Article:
Star-News staff writer Allison K. Sampité deserves a commendation. Not necessarily for writing, as you might expect, but for demonstrating grace under pressure.
Sampité spent a recent afternoon shadowed by a high school senior interested in learning about journalism. It must have been unnerving having a 17-year-old sitting three feet away silently judging her.
I don’t know what the kid expected. There aren’t many, if any, TV shows about journalists so I don’t know where she might be able to develop any misconceptions about the profession. But I’d be shocked if the youngster expected to be as underwhelmed as she presumably was.
Newsrooms, whether they are weeklies or dailies, aren’t what they used to be.
At dailies industry layoffs have forced people out the door, gutting once vibrant environments and muting engaging chatter and all-too-often less than high-brow repartee.
At weeklies — this one anyway — the editorial staff is already at a ghastly minimum and often the loudest noise in the newsroom is the sound of Sampité’s fingers plucking away at her keyboard. Life is lonely and quiet when you are the only staff writer in the building.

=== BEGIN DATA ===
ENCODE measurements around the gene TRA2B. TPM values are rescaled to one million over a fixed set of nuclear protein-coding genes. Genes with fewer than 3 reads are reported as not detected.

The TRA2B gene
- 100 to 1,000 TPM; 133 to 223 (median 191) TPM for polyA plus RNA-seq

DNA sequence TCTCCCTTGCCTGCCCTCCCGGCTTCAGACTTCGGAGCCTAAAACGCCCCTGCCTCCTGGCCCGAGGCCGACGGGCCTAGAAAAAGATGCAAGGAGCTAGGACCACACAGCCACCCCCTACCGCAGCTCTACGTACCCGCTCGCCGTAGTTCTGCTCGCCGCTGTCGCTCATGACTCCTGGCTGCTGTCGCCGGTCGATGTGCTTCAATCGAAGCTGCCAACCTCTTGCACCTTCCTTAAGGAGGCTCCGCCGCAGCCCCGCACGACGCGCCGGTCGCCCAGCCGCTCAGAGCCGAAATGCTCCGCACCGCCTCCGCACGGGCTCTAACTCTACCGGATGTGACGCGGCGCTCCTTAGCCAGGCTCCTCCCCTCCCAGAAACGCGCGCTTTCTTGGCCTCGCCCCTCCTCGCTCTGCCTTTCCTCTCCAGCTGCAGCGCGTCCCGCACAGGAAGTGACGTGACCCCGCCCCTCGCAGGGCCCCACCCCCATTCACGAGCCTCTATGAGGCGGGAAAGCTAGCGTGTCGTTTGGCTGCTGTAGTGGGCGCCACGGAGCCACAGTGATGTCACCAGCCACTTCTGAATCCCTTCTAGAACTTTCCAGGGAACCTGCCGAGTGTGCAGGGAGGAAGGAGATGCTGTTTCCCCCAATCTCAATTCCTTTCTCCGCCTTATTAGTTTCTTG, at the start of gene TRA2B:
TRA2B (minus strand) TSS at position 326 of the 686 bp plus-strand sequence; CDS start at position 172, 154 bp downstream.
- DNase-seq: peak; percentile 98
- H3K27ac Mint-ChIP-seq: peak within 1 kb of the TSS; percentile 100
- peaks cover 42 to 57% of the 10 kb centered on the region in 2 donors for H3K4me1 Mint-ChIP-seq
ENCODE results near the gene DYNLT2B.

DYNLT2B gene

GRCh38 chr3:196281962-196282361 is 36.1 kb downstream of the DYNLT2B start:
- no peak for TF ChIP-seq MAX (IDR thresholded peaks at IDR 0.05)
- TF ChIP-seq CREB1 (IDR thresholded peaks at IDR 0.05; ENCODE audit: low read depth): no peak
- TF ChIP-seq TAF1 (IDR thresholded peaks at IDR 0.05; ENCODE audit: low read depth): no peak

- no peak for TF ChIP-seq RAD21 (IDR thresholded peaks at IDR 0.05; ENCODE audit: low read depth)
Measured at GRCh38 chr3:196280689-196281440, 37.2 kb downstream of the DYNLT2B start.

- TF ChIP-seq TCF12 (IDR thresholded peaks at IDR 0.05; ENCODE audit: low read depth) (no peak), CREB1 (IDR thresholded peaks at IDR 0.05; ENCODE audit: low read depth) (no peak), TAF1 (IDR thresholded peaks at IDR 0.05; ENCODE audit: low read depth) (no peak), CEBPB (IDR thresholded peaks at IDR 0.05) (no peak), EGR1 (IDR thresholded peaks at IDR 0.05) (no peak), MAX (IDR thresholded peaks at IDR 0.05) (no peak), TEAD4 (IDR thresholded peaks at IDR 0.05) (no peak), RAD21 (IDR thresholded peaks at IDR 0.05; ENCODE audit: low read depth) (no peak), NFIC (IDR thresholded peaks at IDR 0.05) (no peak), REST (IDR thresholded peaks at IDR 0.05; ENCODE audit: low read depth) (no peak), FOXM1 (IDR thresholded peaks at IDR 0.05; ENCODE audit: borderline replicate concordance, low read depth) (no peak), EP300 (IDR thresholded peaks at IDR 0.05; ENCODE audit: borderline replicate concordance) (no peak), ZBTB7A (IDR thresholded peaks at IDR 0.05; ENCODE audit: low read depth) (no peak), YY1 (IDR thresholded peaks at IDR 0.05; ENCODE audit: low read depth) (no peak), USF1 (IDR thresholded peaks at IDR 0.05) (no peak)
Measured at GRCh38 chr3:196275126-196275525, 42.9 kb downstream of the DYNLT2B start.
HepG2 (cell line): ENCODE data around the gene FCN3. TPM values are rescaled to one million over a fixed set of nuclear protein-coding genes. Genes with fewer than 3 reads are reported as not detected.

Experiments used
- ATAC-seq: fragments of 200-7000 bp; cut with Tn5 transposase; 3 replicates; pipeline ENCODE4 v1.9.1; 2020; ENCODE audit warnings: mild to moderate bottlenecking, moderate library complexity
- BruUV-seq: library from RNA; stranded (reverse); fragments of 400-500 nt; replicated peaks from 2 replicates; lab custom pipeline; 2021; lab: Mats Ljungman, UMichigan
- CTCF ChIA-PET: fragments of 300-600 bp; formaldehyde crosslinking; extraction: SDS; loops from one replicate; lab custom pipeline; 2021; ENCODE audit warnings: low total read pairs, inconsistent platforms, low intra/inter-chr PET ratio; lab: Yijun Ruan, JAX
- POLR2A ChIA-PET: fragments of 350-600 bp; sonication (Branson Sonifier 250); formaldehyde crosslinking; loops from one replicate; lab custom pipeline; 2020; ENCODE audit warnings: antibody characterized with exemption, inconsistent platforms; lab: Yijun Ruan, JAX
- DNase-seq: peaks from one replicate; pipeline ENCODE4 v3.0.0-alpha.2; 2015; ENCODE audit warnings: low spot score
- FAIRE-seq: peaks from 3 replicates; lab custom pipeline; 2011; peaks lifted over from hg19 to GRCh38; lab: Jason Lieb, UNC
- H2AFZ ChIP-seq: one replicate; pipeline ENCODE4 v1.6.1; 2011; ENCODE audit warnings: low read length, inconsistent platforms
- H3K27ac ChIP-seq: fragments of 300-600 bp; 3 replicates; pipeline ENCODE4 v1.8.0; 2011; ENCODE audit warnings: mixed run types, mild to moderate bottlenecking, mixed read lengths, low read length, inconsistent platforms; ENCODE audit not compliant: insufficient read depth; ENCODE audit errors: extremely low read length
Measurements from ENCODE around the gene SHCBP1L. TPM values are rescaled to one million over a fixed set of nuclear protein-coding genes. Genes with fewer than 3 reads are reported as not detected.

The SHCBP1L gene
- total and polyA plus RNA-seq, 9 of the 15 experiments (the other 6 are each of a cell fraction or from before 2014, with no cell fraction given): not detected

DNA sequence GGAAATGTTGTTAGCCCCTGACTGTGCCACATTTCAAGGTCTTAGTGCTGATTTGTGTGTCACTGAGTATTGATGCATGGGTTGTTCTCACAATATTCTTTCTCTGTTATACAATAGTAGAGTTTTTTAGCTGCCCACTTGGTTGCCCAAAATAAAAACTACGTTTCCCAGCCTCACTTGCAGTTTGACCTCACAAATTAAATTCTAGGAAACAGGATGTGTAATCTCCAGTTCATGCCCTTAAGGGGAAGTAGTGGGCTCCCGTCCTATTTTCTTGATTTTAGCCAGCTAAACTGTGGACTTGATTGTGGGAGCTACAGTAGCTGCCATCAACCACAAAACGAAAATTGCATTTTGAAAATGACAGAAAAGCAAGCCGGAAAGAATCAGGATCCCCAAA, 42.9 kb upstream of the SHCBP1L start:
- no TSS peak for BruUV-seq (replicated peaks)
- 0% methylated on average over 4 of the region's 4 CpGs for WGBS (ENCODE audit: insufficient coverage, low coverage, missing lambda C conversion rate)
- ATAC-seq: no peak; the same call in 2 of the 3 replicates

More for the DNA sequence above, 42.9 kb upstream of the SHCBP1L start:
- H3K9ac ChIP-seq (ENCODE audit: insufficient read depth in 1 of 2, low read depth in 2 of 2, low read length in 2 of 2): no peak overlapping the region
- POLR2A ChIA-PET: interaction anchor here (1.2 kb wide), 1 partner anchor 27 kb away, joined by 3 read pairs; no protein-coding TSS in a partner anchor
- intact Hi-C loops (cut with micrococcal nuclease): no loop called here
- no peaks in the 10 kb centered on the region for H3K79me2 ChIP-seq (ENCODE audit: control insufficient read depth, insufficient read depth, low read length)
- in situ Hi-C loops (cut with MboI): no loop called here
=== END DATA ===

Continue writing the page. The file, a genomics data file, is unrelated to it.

Wednesdays are generally a busy day for Sampité. Usually she’s putting the finishing touches on stories that I will invariably nitpick and send back for revisions. But this week was different. This week all the stories were in early and I wasn’t my usual sour self. Not much for Sampité to do but place phone calls and get working on next week’s stories.
Call, leave a message and wait. Repeat as needed.
If I were that kid watching Sampité work, my essay would have read as follows:
The life of a modern day reporter is not a glamorous one. They sit at a cluttered desk waiting for people who may or may not want to talk to them to return their phone call. There is perhaps more excitement and human contact in being a telemarketer or a mortician.
To be fair there are days when being a journalist can be an adrenaline-fueled charge but those days are usually preceded by a tragic event or someone’s misery. (I wonder if that’s how it is for police.)
But for the most part being a reporter is being a patient story teller. Gathering facts and presenting them in coherent, engaging order doesn’t make for great TV. Or even exciting reality. Nonetheless it’s a job that lots of people would argue is integral to a free and open society. But how do you convey that to a teenager working on a senior project?
Good luck, Sampité. Better you than me.